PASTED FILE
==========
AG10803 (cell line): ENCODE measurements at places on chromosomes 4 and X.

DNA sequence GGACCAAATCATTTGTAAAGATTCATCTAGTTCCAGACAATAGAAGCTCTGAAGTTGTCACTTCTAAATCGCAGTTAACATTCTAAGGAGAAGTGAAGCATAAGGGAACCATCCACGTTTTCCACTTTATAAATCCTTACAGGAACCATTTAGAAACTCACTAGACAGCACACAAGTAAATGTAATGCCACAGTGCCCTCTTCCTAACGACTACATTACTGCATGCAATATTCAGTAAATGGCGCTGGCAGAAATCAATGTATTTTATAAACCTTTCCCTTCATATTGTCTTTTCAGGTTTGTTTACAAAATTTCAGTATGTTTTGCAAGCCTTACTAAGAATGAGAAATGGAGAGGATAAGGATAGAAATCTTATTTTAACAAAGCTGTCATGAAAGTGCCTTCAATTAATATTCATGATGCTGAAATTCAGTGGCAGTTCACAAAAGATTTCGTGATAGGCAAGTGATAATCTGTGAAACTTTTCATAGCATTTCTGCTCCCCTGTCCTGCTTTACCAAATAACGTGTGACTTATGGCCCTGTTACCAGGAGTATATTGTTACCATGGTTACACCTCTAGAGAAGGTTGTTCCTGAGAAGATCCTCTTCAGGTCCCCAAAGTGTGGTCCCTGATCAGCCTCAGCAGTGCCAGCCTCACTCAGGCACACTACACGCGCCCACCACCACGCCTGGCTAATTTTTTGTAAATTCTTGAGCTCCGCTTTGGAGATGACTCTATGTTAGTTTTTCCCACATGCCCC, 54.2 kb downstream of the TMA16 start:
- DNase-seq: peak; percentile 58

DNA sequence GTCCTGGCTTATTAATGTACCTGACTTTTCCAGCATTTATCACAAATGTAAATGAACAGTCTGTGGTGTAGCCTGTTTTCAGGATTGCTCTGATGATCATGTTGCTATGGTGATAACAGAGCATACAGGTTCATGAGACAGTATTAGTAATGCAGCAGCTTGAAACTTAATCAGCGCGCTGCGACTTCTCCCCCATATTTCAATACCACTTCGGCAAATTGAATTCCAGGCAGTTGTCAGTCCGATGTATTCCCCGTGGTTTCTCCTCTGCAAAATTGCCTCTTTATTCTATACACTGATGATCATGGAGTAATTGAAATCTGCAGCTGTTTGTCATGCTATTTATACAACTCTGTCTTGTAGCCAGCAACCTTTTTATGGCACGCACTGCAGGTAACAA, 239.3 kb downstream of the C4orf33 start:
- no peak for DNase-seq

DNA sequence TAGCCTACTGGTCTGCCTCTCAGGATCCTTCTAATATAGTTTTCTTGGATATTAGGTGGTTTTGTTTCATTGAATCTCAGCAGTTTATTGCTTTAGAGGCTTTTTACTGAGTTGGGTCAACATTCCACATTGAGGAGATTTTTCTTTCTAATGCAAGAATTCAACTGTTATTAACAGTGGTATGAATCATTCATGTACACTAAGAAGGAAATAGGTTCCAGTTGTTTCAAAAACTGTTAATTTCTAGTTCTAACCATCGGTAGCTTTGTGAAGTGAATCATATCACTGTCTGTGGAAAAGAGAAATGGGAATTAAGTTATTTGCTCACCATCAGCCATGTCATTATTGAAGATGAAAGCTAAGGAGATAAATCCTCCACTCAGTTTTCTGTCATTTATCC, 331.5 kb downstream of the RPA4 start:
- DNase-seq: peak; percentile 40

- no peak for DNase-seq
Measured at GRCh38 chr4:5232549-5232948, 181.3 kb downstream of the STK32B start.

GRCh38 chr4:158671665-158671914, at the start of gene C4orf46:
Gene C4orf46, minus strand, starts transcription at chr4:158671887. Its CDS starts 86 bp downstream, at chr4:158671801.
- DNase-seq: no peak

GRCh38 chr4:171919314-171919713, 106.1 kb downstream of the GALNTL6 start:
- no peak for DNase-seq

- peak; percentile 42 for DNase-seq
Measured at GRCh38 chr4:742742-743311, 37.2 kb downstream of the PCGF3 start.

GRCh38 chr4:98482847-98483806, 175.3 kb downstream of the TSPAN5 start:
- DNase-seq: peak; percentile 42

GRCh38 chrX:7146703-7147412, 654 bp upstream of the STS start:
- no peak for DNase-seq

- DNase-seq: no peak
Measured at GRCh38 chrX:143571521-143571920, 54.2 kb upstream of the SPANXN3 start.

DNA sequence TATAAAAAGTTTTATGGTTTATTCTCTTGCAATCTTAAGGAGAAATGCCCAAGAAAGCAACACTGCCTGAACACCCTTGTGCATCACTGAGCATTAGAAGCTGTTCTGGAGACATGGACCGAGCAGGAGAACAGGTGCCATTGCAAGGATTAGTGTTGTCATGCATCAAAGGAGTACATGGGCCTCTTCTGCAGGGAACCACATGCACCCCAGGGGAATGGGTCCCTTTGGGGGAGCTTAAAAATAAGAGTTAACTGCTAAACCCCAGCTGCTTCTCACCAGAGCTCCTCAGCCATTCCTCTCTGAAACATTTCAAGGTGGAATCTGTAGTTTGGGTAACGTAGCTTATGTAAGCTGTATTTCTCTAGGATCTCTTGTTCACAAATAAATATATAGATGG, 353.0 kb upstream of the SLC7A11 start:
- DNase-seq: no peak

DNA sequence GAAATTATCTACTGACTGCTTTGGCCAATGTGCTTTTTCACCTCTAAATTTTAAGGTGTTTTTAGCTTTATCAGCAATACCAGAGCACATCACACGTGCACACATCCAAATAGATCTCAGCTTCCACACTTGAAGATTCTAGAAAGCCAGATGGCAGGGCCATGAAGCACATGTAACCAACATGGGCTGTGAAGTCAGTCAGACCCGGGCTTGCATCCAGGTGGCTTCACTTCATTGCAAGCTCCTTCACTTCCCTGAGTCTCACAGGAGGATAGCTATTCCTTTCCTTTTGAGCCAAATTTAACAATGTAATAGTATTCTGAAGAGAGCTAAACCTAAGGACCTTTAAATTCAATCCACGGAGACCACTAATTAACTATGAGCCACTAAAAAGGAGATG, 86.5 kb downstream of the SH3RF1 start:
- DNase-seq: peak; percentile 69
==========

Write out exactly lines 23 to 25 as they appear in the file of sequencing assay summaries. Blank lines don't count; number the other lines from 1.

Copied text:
DNA sequence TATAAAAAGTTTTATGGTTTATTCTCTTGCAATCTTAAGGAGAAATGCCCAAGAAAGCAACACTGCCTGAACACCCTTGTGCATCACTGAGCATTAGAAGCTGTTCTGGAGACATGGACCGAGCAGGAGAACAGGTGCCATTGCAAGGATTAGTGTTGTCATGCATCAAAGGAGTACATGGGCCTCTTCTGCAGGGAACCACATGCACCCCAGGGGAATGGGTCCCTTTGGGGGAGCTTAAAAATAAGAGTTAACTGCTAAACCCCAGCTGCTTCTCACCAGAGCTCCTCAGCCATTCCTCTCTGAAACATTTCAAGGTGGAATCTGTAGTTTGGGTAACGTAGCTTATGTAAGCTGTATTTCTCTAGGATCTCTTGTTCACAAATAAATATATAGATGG, 353.0 kb upstream of the SLC7A11 start:
- DNase-seq: no peak

DNA sequence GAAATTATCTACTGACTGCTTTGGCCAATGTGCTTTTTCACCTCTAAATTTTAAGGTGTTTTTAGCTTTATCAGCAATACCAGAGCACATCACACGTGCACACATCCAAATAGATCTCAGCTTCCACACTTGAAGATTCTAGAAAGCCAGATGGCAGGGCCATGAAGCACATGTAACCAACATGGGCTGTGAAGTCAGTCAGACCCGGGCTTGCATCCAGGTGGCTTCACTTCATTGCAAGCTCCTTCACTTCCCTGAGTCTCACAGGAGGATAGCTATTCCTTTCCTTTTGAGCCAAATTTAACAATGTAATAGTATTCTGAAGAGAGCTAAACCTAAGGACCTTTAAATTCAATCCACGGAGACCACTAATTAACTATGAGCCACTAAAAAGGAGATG, 86.5 kb downstream of the SH3RF1 start: